Se. C. has written me an email, asking “Could you tell me more about your work with wikis?”. Yes of course I could! I've been meaning to for some time already. Here's a brief timeline of my relationships with the wiki technology. Some events listed here are previously unknown details of what some people call Bouncepaw lore.
2011 I was introduced to Minecraft, a popular sandbox computer game, which I still play from time to time 13 years later, by my brother. I started with Beta 1.9 Pre-release 4, which was released in October 2011. The Release 1.0 was out in November. The game was young but already very popular. And there was this Minecraft wiki. I'm still unsure if it was an official wiki, or just a fan wiki that just got very big, but whatever. I spent a lot of time reading it, learning about the game.
Back then I thought that wiki meant a website with information dedicated to a specific topic. While it's very true for most wikis, this is not the definition I think should be used.
I'm not sure if I knew of Wikipedia back then. I probably did. Or maybe not. It doesn't really matter for the story, because Wikipedia wasn't important on my wiki way. I make anonymous typo edits from time to time though.
Around 2014 or 2015 the Pokémon fandom in Russia got bigger. The trading card game was released, and I was playing it. I played the FireRed game on a Gameboy Advance emulator on my smartphone, and that's basically how I learned English. I was reading a lot of Bulbapedia, the biggest Pokémon wiki. That's when I learned wikis are community-written.
I think I was also reading some Wikia wikis then. Not sure why. Maybe I liked some topic. I don't remember. Anyway, I knew that I can host a wiki on Wikia for free. And I did! Russian Pokémon wikis were (and still are) barely a thing, and I wanted to change that. Not willing to grasp the whole Pokéworld, I decided to devote my wiki to just one thing, the Russian edition of Pokémon TCG. Then I changed platforms because Wikia was too limited. I chose a different MediaWiki hoster.
I was writing my wiki fervently. I learned the MediaWiki markup. Then I learned CSS. Then I learned HTML (sic! the order was as written). I learned SublimeText and its macros thingy or whatever it's called. But the project didn't really catch attention from the people, and I abandoned it.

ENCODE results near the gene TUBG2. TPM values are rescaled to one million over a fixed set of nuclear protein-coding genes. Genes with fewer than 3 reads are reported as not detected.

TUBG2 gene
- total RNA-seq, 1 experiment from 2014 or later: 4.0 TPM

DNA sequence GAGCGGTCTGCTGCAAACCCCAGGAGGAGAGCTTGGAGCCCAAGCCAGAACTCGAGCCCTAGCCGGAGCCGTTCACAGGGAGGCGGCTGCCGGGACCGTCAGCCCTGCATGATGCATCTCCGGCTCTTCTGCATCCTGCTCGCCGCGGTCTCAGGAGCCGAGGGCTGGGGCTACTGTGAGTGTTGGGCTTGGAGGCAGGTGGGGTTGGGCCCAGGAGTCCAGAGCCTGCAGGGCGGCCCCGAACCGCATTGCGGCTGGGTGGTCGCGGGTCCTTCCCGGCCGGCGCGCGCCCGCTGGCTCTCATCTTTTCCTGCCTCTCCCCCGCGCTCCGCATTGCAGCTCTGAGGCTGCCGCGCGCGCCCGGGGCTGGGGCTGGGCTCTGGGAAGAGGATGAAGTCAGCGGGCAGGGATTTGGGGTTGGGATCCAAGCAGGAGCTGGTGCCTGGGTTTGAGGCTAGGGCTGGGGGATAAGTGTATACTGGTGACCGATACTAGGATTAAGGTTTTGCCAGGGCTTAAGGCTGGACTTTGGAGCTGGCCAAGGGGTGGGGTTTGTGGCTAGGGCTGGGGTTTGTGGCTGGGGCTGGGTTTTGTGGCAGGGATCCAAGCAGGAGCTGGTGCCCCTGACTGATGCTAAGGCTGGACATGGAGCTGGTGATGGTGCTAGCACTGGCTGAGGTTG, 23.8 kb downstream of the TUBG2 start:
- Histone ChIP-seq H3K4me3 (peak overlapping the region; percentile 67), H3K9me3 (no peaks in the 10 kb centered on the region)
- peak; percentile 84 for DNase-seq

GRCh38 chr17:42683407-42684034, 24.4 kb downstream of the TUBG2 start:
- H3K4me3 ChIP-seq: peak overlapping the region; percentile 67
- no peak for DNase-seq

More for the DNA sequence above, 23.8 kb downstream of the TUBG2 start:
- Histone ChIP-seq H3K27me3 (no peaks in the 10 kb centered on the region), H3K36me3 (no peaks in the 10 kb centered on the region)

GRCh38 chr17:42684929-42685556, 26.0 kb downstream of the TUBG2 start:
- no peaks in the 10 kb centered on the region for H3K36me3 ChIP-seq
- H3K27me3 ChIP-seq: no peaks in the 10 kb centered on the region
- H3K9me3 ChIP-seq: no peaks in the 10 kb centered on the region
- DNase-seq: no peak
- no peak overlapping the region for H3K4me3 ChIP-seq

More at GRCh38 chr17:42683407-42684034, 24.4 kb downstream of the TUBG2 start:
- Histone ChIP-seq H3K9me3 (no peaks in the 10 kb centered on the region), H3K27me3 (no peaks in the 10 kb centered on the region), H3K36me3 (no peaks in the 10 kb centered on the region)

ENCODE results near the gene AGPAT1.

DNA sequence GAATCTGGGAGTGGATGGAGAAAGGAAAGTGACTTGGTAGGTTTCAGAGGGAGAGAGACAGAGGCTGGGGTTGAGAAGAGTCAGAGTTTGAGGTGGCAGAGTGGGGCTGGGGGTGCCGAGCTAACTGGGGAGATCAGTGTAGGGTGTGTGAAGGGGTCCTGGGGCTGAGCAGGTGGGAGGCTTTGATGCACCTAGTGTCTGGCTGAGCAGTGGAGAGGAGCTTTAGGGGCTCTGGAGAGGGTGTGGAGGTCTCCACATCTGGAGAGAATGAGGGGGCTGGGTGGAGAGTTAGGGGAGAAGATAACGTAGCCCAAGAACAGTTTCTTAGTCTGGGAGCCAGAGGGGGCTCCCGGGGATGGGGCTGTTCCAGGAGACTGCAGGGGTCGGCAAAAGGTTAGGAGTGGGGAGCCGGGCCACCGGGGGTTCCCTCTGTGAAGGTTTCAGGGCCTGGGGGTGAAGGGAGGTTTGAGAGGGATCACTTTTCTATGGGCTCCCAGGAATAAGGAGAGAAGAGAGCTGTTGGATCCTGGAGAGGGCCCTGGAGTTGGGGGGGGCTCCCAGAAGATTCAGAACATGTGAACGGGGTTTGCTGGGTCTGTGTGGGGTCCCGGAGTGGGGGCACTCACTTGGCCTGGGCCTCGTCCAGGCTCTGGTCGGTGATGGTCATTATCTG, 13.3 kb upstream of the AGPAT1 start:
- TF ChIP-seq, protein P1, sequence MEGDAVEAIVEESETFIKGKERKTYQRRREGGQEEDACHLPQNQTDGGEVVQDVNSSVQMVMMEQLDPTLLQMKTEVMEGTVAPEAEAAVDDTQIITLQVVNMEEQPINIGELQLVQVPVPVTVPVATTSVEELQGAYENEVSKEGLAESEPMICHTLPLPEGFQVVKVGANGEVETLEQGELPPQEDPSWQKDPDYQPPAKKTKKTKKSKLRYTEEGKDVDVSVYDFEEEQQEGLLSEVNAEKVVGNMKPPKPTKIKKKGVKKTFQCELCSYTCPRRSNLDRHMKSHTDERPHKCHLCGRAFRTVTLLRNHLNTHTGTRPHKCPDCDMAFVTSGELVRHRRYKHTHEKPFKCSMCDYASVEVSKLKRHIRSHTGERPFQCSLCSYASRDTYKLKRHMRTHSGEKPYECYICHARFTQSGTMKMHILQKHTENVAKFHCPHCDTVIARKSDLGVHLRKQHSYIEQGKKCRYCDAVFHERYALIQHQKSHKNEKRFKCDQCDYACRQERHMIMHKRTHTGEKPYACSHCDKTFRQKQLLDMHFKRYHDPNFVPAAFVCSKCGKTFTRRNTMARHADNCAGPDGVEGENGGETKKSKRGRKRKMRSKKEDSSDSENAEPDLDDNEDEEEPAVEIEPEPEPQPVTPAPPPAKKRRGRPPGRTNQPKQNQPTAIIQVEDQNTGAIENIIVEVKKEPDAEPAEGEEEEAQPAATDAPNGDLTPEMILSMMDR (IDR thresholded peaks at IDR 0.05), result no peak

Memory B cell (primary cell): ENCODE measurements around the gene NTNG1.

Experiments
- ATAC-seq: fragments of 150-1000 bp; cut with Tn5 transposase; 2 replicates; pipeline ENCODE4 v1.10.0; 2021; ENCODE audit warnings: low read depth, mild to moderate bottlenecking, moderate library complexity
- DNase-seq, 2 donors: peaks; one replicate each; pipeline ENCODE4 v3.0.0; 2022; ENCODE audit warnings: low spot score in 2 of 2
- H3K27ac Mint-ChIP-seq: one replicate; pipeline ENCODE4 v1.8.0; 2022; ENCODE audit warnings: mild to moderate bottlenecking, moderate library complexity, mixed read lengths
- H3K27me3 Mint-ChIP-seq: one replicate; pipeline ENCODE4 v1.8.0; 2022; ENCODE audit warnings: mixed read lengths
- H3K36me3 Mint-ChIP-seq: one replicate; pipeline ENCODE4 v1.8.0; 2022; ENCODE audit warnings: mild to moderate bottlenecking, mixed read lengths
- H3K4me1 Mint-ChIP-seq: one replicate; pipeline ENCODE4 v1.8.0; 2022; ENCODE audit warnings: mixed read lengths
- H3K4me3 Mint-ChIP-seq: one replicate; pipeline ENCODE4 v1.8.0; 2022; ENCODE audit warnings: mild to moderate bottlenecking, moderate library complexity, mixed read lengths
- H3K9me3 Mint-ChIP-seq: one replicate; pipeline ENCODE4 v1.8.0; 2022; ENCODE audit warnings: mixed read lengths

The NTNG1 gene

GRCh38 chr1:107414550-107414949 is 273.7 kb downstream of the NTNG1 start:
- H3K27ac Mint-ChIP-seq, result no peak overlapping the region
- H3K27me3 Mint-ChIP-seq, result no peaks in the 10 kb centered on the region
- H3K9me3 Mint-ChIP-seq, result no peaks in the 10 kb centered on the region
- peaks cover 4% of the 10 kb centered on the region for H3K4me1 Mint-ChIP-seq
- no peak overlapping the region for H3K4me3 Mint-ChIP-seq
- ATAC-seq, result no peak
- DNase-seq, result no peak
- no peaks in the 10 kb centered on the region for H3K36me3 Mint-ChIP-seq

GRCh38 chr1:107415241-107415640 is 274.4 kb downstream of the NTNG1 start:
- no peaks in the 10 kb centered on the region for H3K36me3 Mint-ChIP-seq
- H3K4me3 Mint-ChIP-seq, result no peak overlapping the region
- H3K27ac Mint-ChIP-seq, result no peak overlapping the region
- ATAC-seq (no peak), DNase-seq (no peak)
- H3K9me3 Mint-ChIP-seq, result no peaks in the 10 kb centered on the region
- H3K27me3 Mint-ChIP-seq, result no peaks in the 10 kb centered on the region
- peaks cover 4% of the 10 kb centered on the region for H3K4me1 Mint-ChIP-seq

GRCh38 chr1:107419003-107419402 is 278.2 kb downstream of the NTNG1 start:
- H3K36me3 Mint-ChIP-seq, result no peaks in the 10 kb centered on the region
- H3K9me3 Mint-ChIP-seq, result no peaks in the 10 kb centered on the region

Around 2016 the second generation of Bionicle was happening. Some folks on the biggest Russian Bionicle forum wanted to make a good new wiki, comparable to Biosector01. I observed them. And then I just jumped in and shocked them with my awesome knowledge of MediaWiki templates and CSS. My cool infobox is still there, but the wiki is long inactive.
2020 I felt a need. I was surrounded with a lot of artefacts (drawings, notes, publishings, etc) I made during the previous years. I wanted to sort them out. What was the perfect tech for that? A wiki. And I started learning more about wikis. The history, how they happened in the first place, different wiki engines. I tried several wiki engines. I thought settled down with MoinMoin. I was resisting the urge to write my own.
But it was obvious. I had to.
And thus the Mycorrhiza project was born. Yes, the ultimate goal of Mycorrhiza was to power my private personal wiki Cyberrachel. Everything else came as a bonus. I learned Go, I learned back-end web development, I learned many things. And I made a wiki engine which I consider to be the best.
End of 2020 I joined Community Wiki, an old wiki still holding the old spirit. You can read more about my Community Wiki journey on cw>Epoch 2020. It's back to being dead now, though. I got good acquaintances from there though.
I joined Agora. I'm taking part in its development, mostly indirectly, because I'm not signing that CLA.
Mycorrhiza was a successful project. For some people, it was the perfect choice. For individuals mostly, though. KlavaWiki, a Russian keyboard wiki, was the first community Mycorrhiza wiki. I won an award in an all-Russia contest with it. Some people think of me as the ‘Mycorrhiza guy’. I didn't get rich from it though.
2023, the Mycorrhiza development is mostly stagnant. I commit occasional fixes, I get occasional issues, but not much is happening. However, I use it daily. For example, this website is running Mycorrhiza. Cyberrachel, for which it was made in the first place, has three and a half thousand hyphae, which is much more than I anticipated three years ago.
I like to say that Mycorrhiza is complete or done. I wonder if it's true.
Now, I occasionally edit random wikis I come across. An edit here, and edit there, often under a different name. There are some very well-written articles out there written by me, and nobody will ever know I'm the author. I might even forget about their existence!
Let's see what the wiki future brings!